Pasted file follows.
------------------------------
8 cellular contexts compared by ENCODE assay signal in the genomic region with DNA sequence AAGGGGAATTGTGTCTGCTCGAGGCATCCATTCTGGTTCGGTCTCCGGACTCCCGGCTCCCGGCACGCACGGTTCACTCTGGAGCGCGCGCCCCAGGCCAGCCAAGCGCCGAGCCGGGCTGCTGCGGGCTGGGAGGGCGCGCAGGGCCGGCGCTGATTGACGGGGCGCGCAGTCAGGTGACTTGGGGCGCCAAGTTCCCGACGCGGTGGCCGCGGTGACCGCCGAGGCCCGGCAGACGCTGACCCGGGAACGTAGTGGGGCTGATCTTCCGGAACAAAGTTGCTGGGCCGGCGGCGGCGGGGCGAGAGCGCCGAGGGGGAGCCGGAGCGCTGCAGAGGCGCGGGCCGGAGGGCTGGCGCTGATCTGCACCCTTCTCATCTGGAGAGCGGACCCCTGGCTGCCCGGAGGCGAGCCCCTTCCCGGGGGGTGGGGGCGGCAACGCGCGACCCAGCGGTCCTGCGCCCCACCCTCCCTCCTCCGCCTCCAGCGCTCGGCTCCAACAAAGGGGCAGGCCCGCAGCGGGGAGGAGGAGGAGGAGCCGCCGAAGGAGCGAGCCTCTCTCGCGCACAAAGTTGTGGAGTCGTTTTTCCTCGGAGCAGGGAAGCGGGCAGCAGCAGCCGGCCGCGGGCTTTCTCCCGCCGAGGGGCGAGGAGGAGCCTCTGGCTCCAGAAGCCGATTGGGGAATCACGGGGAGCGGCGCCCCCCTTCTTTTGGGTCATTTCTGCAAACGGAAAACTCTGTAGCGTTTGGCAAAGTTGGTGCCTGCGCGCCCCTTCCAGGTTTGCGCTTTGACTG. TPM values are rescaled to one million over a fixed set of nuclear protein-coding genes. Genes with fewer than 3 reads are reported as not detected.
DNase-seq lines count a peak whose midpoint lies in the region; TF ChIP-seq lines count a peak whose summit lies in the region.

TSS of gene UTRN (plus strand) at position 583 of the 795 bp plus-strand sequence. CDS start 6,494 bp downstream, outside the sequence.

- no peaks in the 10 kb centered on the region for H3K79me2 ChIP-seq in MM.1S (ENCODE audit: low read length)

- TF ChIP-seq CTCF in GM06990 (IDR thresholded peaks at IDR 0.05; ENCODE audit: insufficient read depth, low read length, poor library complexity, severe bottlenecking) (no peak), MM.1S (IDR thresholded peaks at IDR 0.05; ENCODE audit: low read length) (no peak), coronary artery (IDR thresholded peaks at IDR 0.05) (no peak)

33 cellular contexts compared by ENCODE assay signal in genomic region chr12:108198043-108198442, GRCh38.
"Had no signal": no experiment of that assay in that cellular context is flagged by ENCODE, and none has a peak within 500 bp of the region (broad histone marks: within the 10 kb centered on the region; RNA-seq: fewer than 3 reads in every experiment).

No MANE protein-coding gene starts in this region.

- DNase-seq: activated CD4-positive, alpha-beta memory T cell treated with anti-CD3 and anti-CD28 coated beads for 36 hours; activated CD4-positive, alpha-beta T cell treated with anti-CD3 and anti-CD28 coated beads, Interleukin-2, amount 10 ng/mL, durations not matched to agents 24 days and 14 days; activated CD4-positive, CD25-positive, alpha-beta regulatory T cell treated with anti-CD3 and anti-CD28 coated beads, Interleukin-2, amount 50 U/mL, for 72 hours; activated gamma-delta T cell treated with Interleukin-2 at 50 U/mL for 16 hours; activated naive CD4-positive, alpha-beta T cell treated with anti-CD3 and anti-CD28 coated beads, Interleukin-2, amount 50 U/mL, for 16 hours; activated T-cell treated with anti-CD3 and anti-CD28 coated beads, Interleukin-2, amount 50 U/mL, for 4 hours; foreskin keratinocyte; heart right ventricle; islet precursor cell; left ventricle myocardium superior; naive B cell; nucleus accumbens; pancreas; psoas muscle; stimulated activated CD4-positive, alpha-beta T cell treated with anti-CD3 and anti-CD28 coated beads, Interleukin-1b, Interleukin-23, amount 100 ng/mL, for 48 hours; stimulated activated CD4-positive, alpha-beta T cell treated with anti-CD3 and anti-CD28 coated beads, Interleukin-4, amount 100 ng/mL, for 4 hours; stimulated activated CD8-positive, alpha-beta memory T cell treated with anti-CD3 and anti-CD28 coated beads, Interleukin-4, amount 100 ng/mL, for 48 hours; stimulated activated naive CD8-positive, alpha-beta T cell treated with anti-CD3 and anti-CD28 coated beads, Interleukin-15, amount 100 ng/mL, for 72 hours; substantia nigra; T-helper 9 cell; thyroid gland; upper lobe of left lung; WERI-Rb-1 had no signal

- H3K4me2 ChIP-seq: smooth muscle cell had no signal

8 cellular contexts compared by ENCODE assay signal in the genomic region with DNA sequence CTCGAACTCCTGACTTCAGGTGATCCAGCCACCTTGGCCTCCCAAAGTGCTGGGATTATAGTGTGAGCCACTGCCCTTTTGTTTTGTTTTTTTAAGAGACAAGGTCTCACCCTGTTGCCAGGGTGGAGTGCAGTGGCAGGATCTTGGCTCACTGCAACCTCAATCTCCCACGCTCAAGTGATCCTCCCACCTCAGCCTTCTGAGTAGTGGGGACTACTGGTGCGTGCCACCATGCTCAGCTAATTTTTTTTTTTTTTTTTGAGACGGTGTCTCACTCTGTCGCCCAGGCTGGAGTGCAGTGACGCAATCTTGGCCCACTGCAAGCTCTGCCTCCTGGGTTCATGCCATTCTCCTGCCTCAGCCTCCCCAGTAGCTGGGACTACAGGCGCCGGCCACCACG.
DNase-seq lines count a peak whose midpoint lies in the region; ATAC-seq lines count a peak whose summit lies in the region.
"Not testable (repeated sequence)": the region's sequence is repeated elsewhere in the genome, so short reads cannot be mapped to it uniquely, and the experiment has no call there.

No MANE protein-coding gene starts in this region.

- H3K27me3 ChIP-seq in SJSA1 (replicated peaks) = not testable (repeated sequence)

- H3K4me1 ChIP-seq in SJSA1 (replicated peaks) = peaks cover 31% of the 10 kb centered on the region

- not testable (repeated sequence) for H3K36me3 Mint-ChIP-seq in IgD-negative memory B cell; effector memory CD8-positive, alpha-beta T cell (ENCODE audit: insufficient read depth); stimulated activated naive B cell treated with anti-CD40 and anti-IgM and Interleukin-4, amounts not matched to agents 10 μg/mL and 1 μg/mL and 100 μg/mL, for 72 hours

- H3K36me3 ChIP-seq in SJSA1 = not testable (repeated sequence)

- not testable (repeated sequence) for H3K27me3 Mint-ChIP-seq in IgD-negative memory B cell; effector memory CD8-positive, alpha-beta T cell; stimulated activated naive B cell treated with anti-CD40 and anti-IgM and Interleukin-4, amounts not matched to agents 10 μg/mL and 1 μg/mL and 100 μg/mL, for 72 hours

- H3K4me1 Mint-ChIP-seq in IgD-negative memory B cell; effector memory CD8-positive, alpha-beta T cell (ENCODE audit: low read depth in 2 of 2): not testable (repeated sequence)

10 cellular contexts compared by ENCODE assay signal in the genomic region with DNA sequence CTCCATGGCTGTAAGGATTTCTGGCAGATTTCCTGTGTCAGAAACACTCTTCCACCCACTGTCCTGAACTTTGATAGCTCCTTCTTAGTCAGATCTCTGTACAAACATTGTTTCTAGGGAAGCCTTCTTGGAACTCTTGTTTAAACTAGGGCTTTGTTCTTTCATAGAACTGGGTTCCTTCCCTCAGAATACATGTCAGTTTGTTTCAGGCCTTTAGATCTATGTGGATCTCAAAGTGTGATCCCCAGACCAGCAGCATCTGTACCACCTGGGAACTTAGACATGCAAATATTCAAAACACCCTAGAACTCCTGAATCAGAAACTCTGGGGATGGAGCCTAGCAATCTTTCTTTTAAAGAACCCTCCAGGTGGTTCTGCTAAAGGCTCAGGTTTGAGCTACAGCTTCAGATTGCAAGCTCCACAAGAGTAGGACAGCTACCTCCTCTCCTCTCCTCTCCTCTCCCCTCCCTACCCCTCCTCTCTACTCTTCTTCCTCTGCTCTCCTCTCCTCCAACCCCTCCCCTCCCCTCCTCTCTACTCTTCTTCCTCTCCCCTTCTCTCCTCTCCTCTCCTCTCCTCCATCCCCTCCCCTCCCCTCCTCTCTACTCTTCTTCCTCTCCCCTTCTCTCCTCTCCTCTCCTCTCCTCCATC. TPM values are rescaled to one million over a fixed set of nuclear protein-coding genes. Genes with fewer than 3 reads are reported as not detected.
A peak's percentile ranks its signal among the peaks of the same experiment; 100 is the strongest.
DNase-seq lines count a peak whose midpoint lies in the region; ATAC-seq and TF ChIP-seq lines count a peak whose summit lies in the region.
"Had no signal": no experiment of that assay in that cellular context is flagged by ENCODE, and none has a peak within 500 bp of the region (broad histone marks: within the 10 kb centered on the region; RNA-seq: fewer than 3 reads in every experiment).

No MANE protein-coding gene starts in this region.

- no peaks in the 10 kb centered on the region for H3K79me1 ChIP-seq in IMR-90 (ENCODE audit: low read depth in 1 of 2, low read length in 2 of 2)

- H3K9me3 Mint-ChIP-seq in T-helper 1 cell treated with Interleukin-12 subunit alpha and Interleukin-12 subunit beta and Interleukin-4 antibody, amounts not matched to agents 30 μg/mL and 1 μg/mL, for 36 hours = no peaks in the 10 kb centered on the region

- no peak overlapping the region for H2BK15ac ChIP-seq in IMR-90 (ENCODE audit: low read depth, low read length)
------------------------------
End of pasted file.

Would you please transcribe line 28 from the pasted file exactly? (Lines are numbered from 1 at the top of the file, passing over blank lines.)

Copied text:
- no peak overlapping the region for H2BK15ac ChIP-seq in IMR-90 (ENCODE audit: low read depth, low read length)